Toggle Main Menu Toggle Search

Open Access padlockePrints

Senescent cardiomyocytes contribute to cardiac dysfunction following myocardial infarction

Lookup NU author(s): Dr Rachael Redgrave, Dr Emily Dookun, Laura Booth, Dr Maria Camacho EncinaORCiD, Dr Omowumi Folaranmi, Dr Simon Tual-Chalot, Dr Jason GillORCiD, Dr Andrew OwensORCiD, Professor Ioakim SpyridopoulosORCiD, Dr Joao Passos, Dr Gavin RichardsonORCiD



This work is licensed under a Creative Commons Attribution 4.0 International License (CC BY 4.0).


Myocardial infarction is a leading cause of morbidity and mortality. While reperfusion is now standard therapy, pathological remodelling leading to heart failure remains a clinical problem. Cellular senescence has been shown to contribute to disease pathophysiology and treatment with the senolytic navitoclax attenuates inflammation, reduces adverse myocardial remodelling and results in improved functional recovery. However, it remains unclear which senescent cell populations contribute to these processes. To identify whether senescent cardiomyocytes contribute to disease pathophysiology post-myocardial infarction, we established a transgenic model in which p16 (CDKN2A) expression was specifically knocked-out in the cardiomyocyte population. Following myocardial infarction, mice lacking cardiomyocyte p16 expression demonstrated no difference in cardiomyocyte hypertrophy but exhibited improved cardiac function and significantly reduced scar size in comparison to control animals. This data demonstrates that senescent cardiomyocytes participate in pathological myocardial remodelling. Importantly, inhibition of cardiomyocyte senescence led to reduced senescence-associated inflammation and decreased senescence-associated markers within other myocardial lineages, consistent with the hypothesis that cardiomyocytes promote pathological remodelling by spreading senescence to other cell-types. Collectively this study presents the demonstration that senescent cardiomyocytes are major contributors to myocardial remodelling and dysfunction following a myocardial infarction. Therefore, to maximise the potential for clinical translation, it is important to further understand the mechanisms underlying cardiomyocyte senescence and how to optimise senolytic strategies to target this cell lineage.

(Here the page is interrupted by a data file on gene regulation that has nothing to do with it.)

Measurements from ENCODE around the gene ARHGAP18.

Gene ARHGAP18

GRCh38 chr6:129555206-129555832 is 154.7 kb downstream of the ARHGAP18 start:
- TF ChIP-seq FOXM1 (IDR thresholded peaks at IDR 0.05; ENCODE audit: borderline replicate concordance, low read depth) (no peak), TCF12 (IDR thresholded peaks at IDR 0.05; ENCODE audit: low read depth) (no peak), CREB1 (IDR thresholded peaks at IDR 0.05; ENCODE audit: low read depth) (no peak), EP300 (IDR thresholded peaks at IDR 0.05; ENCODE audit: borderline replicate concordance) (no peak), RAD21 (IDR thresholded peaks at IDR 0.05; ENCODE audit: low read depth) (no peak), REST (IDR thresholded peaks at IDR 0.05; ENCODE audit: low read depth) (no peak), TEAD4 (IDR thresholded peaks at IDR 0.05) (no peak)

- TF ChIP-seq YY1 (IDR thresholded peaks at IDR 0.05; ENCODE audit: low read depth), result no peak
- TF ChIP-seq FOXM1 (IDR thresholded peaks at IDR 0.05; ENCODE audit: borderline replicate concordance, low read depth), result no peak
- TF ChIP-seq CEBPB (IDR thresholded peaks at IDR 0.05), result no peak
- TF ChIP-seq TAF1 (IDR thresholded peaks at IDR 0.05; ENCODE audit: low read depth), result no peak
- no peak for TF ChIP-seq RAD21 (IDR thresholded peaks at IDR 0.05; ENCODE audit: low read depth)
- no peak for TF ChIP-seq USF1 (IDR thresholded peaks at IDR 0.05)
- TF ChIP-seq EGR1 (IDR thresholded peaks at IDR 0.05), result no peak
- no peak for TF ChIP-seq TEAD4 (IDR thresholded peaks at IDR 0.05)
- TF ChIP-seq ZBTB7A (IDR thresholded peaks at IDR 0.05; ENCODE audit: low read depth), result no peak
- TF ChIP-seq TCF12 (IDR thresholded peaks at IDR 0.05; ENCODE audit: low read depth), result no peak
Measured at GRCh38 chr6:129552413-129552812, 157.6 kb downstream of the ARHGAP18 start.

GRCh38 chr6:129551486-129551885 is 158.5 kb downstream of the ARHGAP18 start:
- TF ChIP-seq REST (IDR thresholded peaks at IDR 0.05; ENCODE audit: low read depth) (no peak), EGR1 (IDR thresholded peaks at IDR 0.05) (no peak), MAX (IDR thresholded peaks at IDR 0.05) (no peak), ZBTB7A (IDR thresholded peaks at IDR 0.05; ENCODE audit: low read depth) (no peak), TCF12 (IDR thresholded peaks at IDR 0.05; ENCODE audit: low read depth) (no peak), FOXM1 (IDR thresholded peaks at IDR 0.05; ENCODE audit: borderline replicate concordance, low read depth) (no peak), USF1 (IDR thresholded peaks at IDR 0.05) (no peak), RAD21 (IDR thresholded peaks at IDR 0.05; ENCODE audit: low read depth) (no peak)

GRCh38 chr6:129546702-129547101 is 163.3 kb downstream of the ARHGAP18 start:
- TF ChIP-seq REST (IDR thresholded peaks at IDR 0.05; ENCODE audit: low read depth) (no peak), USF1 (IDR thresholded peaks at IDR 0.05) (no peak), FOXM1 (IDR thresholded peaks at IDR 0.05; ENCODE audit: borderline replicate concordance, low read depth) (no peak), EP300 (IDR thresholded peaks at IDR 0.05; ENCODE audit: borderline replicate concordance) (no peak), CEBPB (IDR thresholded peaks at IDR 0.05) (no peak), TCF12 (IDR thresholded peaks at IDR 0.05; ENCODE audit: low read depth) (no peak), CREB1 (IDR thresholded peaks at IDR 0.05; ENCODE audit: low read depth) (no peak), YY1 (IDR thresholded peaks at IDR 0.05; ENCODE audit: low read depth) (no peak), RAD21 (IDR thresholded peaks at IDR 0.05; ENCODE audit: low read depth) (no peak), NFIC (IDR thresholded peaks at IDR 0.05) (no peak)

Publication metadata

Author(s): Redgrave R, Dookun E, Booth LK, Camacho Encina M, Folaranmi O, Tual-Chalot S, Gill JH, Owens WA, Spyridopoulos I, Passos JF, Richardson GD

Publication type: Article

Publication status: Published

Journal: npj Aging

Year: 2023

Volume: 9

Print publication date: 14/06/2023

Online publication date: 14/06/2023

Acceptance date: 01/06/2023

Date deposited: 20/06/2023

ISSN (electronic): 2731-6068

Publisher: Nature


DOI: 10.1038/s41514-023-00113-5

PubMed id: 37316516


Altmetrics provided by Altmetric